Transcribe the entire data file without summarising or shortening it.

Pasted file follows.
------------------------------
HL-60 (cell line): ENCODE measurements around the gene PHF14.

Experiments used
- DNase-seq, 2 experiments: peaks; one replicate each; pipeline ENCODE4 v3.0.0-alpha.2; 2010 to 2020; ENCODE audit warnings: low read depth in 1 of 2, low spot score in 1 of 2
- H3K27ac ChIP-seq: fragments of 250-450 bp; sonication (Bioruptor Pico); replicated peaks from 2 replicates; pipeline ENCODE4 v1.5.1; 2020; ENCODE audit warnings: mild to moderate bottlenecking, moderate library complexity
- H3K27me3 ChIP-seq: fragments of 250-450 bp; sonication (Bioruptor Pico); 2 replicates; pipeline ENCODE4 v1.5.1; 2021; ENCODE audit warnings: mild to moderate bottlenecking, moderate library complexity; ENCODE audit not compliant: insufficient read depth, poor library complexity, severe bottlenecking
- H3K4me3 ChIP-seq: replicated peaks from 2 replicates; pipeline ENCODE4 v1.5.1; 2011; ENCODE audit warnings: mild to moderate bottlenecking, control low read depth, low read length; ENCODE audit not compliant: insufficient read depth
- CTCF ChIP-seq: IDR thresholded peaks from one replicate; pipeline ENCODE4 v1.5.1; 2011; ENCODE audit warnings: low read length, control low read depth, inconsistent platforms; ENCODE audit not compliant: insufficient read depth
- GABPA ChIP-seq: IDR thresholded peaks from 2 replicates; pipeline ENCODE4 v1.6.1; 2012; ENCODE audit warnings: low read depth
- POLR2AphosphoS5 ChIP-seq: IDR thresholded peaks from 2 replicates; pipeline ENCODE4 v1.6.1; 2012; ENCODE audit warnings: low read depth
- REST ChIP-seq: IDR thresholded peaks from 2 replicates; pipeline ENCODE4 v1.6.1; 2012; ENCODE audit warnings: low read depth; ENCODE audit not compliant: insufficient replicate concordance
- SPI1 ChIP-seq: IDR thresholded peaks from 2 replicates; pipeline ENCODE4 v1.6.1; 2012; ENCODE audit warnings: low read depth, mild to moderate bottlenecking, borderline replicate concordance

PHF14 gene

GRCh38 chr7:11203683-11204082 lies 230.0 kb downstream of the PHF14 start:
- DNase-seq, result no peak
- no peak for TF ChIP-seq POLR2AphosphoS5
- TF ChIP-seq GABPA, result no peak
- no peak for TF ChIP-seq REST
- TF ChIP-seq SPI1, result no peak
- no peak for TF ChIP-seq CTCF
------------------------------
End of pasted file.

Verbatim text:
HL-60 (cell line): ENCODE measurements around the gene PHF14.

Experiments used
- DNase-seq, 2 experiments: peaks; one replicate each; pipeline ENCODE4 v3.0.0-alpha.2; 2010 to 2020; ENCODE audit warnings: low read depth in 1 of 2, low spot score in 1 of 2
- H3K27ac ChIP-seq: fragments of 250-450 bp; sonication (Bioruptor Pico); replicated peaks from 2 replicates; pipeline ENCODE4 v1.5.1; 2020; ENCODE audit warnings: mild to moderate bottlenecking, moderate library complexity
- H3K27me3 ChIP-seq: fragments of 250-450 bp; sonication (Bioruptor Pico); 2 replicates; pipeline ENCODE4 v1.5.1; 2021; ENCODE audit warnings: mild to moderate bottlenecking, moderate library complexity; ENCODE audit not compliant: insufficient read depth, poor library complexity, severe bottlenecking
- H3K4me3 ChIP-seq: replicated peaks from 2 replicates; pipeline ENCODE4 v1.5.1; 2011; ENCODE audit warnings: mild to moderate bottlenecking, control low read depth, low read length; ENCODE audit not compliant: insufficient read depth
- CTCF ChIP-seq: IDR thresholded peaks from one replicate; pipeline ENCODE4 v1.5.1; 2011; ENCODE audit warnings: low read length, control low read depth, inconsistent platforms; ENCODE audit not compliant: insufficient read depth
- GABPA ChIP-seq: IDR thresholded peaks from 2 replicates; pipeline ENCODE4 v1.6.1; 2012; ENCODE audit warnings: low read depth
- POLR2AphosphoS5 ChIP-seq: IDR thresholded peaks from 2 replicates; pipeline ENCODE4 v1.6.1; 2012; ENCODE audit warnings: low read depth
- REST ChIP-seq: IDR thresholded peaks from 2 replicates; pipeline ENCODE4 v1.6.1; 2012; ENCODE audit warnings: low read depth; ENCODE audit not compliant: insufficient replicate concordance
- SPI1 ChIP-seq: IDR thresholded peaks from 2 replicates; pipeline ENCODE4 v1.6.1; 2012; ENCODE audit warnings: low read depth, mild to moderate bottlenecking, borderline replicate concordance

PHF14 gene

GRCh38 chr7:11203683-11204082 lies 230.0 kb downstream of the PHF14 start:
- DNase-seq, result no peak
- no peak for TF ChIP-seq POLR2AphosphoS5
- TF ChIP-seq GABPA, result no peak
- no peak for TF ChIP-seq REST
- TF ChIP-seq SPI1, result no peak
- no peak for TF ChIP-seq CTCF